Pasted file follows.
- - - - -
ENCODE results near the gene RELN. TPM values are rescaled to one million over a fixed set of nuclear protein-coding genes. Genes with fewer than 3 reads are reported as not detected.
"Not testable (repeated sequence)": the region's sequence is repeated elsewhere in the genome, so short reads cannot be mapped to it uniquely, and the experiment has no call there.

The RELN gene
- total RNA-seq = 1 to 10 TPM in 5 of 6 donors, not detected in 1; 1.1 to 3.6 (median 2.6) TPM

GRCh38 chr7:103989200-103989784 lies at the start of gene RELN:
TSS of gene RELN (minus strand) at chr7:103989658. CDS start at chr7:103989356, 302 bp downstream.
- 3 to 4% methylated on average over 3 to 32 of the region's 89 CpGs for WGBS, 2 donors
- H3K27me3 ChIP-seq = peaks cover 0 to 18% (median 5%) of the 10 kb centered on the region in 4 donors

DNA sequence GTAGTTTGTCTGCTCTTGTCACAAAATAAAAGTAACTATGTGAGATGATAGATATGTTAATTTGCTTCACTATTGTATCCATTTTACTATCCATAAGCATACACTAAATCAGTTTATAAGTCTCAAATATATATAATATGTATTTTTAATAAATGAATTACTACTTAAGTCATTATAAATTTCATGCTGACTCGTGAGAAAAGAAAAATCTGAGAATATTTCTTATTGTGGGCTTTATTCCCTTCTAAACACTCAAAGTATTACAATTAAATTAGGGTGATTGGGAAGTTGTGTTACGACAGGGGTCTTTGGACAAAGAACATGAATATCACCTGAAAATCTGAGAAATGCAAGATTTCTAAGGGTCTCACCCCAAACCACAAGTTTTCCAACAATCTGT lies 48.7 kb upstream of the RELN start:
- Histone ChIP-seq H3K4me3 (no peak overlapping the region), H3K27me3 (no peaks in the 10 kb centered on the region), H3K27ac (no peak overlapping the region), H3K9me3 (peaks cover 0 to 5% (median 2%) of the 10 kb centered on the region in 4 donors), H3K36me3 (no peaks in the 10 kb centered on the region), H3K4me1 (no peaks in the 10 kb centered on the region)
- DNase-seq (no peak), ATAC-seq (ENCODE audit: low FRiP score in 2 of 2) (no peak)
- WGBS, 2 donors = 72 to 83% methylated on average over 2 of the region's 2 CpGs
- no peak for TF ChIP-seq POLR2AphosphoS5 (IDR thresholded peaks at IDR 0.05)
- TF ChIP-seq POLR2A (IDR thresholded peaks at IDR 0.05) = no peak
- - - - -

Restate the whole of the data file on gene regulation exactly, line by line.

ENCODE results near the gene RELN. TPM values are rescaled to one million over a fixed set of nuclear protein-coding genes. Genes with fewer than 3 reads are reported as not detected.
"Not testable (repeated sequence)": the region's sequence is repeated elsewhere in the genome, so short reads cannot be mapped to it uniquely, and the experiment has no call there.

The RELN gene
- total RNA-seq = 1 to 10 TPM in 5 of 6 donors, not detected in 1; 1.1 to 3.6 (median 2.6) TPM

GRCh38 chr7:103989200-103989784 lies at the start of gene RELN:
TSS of gene RELN (minus strand) at chr7:103989658. CDS start at chr7:103989356, 302 bp downstream.
- 3 to 4% methylated on average over 3 to 32 of the region's 89 CpGs for WGBS, 2 donors
- H3K27me3 ChIP-seq = peaks cover 0 to 18% (median 5%) of the 10 kb centered on the region in 4 donors

DNA sequence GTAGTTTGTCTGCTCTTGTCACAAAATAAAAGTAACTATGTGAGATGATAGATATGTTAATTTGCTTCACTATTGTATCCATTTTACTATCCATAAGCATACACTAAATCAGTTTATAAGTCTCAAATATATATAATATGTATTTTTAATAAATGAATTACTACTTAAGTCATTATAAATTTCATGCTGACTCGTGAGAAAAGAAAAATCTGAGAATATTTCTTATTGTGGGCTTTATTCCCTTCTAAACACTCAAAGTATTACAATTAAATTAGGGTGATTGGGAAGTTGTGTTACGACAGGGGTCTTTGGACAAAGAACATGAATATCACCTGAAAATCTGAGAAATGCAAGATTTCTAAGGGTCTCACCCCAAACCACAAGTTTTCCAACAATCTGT lies 48.7 kb upstream of the RELN start:
- Histone ChIP-seq H3K4me3 (no peak overlapping the region), H3K27me3 (no peaks in the 10 kb centered on the region), H3K27ac (no peak overlapping the region), H3K9me3 (peaks cover 0 to 5% (median 2%) of the 10 kb centered on the region in 4 donors), H3K36me3 (no peaks in the 10 kb centered on the region), H3K4me1 (no peaks in the 10 kb centered on the region)
- DNase-seq (no peak), ATAC-seq (ENCODE audit: low FRiP score in 2 of 2) (no peak)
- WGBS, 2 donors = 72 to 83% methylated on average over 2 of the region's 2 CpGs
- no peak for TF ChIP-seq POLR2AphosphoS5 (IDR thresholded peaks at IDR 0.05)
- TF ChIP-seq POLR2A (IDR thresholded peaks at IDR 0.05) = no peak